BY CHRISTINA GREENBERG
A friend recently shared with me a study where 200 CEOs worldwide were interviewed about leadership qualities. One of the qualities they had in common was “practicing gratitude”. This may be surprising to some people as attributes more commonly associated with CEOs include having a big vision, strategic thinking, and strong decision-making.
But what does “practicing gratitude” actually mean?
I think there are two key parts, especially for leaders.
- Being grateful for aspects of your personal and professional life.
- Showing gratitude to your employees.
Here are four ways to inject a little gratitude into your life and work for big results.
1. Practice gratitude daily
No matter how busy you are or the challenges you may be facing in your personal or professional life, you can find something for which to be grateful. Taking a time-out for gratitude each day helps you slow down, take stock of your life and think about your values. It takes just a few minutes a day, but the positive results are well worth it.
Each day, whether in the morning or at night, take time to think about three to five things for which you are grateful. You may even want to start a gratitude journal – a book to write down your thoughts. Make a point of finding new ideas each day no matter how big or small.
I have been practicing daily gratitude with my children. Every evening at home, we take turns talking about three good things that happened during our day. Even if one of us has had a bad day, we find three things for which we are grateful. With my 14-year-old, sometimes it’s hard to find three good things. On those days, we’ve been known to agree that her lunch tasting good counts.
I enjoy hearing the creative ways my children are grateful. They have accepted the challenge of finding new things for which to be thankful and I can see it makes them think. The best part is they are greeting each day with a more positive attitude.
2. Say thank you
When was the last time you said thank you to an employee or team for a job well done? Employees who feel appreciated by their managers and company leadership are happier, and more willing to go that extra mile when the situation arises.
When thanking an employee, be specific. Talk about the effort they made and how it had a positive impact. For example, “Jennifer, I want to thank you for your hard work on the presentation. I know you worked a few late nights polishing it and it really showed. The client was very happy and we won the new project. You did a great job.”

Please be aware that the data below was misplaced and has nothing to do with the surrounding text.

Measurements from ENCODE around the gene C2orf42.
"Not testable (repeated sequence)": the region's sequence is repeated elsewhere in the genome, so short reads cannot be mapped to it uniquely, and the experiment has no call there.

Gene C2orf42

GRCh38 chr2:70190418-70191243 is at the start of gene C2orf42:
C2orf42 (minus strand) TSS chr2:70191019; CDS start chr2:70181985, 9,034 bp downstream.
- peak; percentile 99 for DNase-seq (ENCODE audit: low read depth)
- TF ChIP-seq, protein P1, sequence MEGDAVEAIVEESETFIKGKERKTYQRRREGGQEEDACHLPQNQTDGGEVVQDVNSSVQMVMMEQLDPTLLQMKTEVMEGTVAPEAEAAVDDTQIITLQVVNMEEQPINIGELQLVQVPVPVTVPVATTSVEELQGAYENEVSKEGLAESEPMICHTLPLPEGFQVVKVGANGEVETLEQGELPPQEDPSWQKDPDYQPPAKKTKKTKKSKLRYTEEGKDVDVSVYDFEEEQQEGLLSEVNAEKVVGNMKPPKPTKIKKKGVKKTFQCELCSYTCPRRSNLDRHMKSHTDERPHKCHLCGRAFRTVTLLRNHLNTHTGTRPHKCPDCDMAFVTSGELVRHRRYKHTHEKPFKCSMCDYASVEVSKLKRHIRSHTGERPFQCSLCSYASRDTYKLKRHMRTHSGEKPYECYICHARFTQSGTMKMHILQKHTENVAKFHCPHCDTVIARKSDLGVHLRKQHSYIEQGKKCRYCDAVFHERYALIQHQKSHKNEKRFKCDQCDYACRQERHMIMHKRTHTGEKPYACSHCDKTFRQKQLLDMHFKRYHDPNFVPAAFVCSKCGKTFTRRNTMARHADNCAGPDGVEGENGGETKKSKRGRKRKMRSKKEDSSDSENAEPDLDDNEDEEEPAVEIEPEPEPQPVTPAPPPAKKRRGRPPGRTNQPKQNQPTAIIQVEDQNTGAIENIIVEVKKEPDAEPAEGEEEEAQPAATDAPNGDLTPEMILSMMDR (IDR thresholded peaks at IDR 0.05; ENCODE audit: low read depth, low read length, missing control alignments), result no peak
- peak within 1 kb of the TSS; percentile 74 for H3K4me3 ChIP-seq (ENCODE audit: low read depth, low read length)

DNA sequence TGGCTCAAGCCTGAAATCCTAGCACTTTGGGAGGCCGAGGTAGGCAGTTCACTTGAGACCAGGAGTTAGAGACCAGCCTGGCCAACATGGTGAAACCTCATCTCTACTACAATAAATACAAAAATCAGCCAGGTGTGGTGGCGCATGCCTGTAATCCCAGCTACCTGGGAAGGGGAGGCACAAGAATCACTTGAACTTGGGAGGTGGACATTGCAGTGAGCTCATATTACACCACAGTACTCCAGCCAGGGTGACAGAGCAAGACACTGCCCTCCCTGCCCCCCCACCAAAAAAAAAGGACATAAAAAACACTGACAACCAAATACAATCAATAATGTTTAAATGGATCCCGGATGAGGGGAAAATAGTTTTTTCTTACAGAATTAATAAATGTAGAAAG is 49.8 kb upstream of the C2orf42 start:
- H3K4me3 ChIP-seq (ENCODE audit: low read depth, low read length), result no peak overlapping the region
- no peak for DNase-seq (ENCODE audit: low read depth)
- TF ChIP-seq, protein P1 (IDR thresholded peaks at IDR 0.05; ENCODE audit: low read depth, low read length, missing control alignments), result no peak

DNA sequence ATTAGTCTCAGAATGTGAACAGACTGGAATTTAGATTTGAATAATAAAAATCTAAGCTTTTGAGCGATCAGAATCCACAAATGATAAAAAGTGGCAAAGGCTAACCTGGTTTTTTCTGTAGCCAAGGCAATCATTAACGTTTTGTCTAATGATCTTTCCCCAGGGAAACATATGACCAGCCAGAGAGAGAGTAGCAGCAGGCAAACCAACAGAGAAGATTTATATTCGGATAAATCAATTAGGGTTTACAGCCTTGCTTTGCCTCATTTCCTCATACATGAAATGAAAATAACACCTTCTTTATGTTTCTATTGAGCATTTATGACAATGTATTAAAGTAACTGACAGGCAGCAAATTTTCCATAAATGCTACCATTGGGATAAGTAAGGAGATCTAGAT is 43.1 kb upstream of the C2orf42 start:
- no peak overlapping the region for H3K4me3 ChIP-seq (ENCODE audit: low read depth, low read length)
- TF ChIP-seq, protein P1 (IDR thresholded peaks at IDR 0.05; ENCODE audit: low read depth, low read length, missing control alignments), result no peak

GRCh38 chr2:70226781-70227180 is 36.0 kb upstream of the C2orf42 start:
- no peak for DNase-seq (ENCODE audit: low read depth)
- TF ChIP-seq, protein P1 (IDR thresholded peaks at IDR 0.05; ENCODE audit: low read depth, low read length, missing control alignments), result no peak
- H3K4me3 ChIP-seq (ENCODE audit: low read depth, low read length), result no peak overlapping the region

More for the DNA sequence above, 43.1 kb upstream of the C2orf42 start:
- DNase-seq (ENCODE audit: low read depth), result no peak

Most of all, be genuine and authentic in your appreciation; people can sense insincerity. Recognizing and valuing your employees’ hard work and efforts helps to gain their trust and respect.
3. Focus on the positive
Many companies and leaders expect everything to go to plan without any mistakes. Have you ever had the experience of doing 99 projects, reports, or presentations right, then one doesn’t go smoothly and that is the one leadership chooses to point out?
Focusing on the negative creates a destructive work environment. We all know that no one is perfect and in business there are unforeseeable circumstances that can arise and cause problems.
But when you focus on the positive, even in challenging situations, it helps employees work through issues in a constructive way. Taking a step back and acknowledging what is working well helps to reduce the stress, and in turn leads to more focused thinking and proactive problem-solving to resolve the issue more quickly.
4. Create a gratitude culture
As your organization’s leader, you have a unique opportunity to infuse positivity into your workplace and create a culture of gratitude.
The first thing you can do is lead by example. That includes committing to the actions described above, as part of your day to day interactions with your employees, allowing them to see you actively practicing gratitude.
You can also include gratitude as part of your company’s daily mission. Tell your employees that showing gratitude to colleagues, clients and vendors is valued and encouraged. Consider training sessions to introduce the concept of gratitude, and add other topics such as positive problem resolution and how to start a gratitude journal. You could even have a weekly meeting where people can nominate others to be recognized for a job well done.
Gratitude in the workplace creates an optimistic outlook and happy employees. Showing appreciation for our employees and encouraging them to do the same with their colleagues fosters trust and collaboration, leading to improved productivity and better business results. If you’re not already doing so, try this lesser known leadership skill in your organization.
Are you a leader who practices gratitude? Share your story!